How does this translate to the figures listed by manufacturers? A normal conversation is considered to be at about 60 decibels (60 dB), while a whisper is about 30 dB. The levels on most dishwashers commonly range between 45 and 59 dB, with the highest-end, ultra-quiet models advertising levels as low as 37 dB. My dishwasher is said to be at 46 dB and while it is audible, it doesn't impact conversation.
Above: A dishwasher fronted with a custom shaker-style cabinet. Image via Desde My Ventana.
What about the looks?
Aesthetics are not to be ignored and are a big factor in the price of the machine. The decisions you have include the following:
- The face of the dishwasher. A primary consideration is whether you want your dishwasher to be fronted with a panel that matches your cabinetry for what's known as a fully integrated look. Many models are available in a panel-ready option (meaning you supply the dishwasher front). Alternatively, most dishwashers are offered with black, white, and stainless fronts, the latter being the most expensive. Some makes, such as Aga, also have color options that match their other appliances.
- Handle design. Do you want a straight or recessed handle—or no handle at all?
- Placement of the dishwasher's controls. This primarily comes down to two choices (with some variation): hidden or visible. Hidden controls are placed on the top of the door and are concealed when the dishwasher is closed. Controls situated on the front of the door generally bring down the price and offer the convenience of knowing where the machine is in its cycle.
Above: This line-up of Bosch dishwashers shows three handle options (L to R): recessed handle with angled controls, flush handle with hidden controls, and bar handle with hidden controls.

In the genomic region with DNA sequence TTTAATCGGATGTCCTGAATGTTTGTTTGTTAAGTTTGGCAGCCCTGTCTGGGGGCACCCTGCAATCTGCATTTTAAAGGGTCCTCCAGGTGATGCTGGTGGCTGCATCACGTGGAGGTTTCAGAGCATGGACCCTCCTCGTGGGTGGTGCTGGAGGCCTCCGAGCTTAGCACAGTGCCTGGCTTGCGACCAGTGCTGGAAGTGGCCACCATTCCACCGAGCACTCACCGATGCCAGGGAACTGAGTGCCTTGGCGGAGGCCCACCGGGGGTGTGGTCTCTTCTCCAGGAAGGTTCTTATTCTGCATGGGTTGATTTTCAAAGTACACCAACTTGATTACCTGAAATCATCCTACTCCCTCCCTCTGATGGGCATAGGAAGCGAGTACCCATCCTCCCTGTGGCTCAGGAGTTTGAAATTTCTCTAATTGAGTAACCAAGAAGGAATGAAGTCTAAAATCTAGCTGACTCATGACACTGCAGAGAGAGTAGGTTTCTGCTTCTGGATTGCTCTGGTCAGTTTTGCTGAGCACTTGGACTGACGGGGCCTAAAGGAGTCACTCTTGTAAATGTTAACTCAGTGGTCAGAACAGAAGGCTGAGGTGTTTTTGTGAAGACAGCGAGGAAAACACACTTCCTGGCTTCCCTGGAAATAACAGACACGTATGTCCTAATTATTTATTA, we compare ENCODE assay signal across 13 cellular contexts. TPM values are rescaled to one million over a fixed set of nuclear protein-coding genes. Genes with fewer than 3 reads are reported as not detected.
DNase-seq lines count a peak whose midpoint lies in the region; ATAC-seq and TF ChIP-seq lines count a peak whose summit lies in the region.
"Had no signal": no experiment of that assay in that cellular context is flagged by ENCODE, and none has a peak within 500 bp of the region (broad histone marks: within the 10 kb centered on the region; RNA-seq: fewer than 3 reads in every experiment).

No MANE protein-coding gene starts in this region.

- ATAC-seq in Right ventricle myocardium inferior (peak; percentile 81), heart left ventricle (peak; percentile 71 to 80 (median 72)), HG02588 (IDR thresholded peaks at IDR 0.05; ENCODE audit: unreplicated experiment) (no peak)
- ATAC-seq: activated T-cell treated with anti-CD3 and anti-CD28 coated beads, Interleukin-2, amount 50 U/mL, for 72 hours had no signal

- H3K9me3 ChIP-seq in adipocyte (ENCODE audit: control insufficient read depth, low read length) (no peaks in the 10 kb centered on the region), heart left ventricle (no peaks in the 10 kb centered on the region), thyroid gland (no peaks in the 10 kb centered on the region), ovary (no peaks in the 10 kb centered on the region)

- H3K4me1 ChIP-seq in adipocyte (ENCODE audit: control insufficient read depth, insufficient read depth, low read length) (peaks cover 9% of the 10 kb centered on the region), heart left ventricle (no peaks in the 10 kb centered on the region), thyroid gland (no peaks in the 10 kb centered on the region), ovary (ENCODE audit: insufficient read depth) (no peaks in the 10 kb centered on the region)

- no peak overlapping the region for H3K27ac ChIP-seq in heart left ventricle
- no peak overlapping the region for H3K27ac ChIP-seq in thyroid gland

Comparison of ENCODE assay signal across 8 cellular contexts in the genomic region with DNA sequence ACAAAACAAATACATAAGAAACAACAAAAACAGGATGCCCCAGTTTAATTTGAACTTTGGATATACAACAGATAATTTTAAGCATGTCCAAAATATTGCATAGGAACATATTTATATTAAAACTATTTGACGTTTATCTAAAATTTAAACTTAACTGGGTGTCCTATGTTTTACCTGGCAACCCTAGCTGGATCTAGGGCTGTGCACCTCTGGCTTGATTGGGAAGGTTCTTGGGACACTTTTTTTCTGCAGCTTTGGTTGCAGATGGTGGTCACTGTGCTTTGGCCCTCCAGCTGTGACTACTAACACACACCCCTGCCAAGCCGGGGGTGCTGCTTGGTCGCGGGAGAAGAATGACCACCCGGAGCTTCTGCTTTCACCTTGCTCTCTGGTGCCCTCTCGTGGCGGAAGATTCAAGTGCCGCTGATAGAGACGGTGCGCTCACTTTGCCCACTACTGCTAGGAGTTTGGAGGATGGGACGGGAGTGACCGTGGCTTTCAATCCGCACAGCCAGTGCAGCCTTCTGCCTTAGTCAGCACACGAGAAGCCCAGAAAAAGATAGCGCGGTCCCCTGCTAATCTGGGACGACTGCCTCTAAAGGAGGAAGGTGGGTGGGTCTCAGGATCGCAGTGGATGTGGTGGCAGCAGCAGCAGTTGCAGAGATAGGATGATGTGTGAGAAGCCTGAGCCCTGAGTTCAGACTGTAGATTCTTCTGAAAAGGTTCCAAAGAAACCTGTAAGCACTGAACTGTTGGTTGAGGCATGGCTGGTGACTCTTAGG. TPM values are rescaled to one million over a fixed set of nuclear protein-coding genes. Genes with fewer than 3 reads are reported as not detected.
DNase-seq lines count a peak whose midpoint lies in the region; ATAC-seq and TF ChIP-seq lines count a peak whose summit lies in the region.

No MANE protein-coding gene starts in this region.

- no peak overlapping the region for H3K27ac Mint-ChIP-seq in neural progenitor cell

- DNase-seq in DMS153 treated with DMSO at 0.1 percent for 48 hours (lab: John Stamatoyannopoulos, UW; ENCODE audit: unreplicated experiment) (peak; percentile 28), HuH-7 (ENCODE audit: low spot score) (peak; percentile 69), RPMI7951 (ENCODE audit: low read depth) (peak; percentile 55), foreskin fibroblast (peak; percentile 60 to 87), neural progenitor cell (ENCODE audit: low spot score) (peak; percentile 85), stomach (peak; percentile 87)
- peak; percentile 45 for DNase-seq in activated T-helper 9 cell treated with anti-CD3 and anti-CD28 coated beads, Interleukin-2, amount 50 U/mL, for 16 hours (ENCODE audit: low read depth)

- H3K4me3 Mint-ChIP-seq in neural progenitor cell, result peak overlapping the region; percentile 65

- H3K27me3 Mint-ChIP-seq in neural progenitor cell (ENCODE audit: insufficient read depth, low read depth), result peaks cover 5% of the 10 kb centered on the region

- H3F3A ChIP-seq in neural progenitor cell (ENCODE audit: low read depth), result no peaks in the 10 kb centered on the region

Above: The door-top hidden control panel on the GE Fully Integrated Stainless Steel Dishwasher (GLDT690D); $719 at AJ Madison.
Above: The dishwasher disappears—in this Viola Park Kitchen System the dishwasher is concealed behind a cabinet front to the left of sink.
Dishwasher Care Tips
With proper care, a new dishwasher should last ten or more years. The good news is that maintenance is minimal. Protect your investment with a few simple steps:
- Keep the filter clean and clear. In machines with manual cleaning filters, it's a good idea to remove and rinse them periodically. The frequency depends on how much you pre-rinse your dishes and how dirty your filters get. I rinse mine once a month and it seems to barely need it.
- Run your dishwasher with a cleaning solution periodically to reduce mold, mildew, and mineral buildup.
- Know your water. Hard water can be tough on dishwashers leaving deposits or scale not only on your dishes but in the water dispenser holes and other key operational parts of the machine. If you live in a region with hard water, consider selecting a model with a built-in water softener. Alternatively, be sure to add Dishwasher Water Softener Salts ($18 for a 2 kilo bag at Amazon) to prevent buildups and produce better cleaning results
- Suss out service. When considering brands, be sure to research service. You want a brand that has service professionals available in your area.
Above: A stainless-fronted dishwasher with hidden controls in the galley kitchen of a remodeled Eichler Home in the Bay Area belonging to Lisa Collins of Studio One|San Francisco. Photograph by Mark Adams.
Dishwasher Selection Recap
- Know your space constraints
- Review your cleaning habits
- Take stock of the machine's interior features
- Determine the importance of quietness
- Consider the aesthetics: face panels, handles, and controls
- Research brand service availability in your area
For information on specific dishwasher brands and models, see our posts:
- 10 Easy Pieces: Front-Loading Dishwashers
- The Ultimate Dishwasher?
- Appliances: Dishwasher Drawers
- Speed Cleaning: A Fast New Dishwasher from Miele
- 10 Easy Pieces: Favorite Appliances for Small Kitchens
Remodeling you kitchen? Get expert advice:15 Essential Tips for Designing a Kitchen.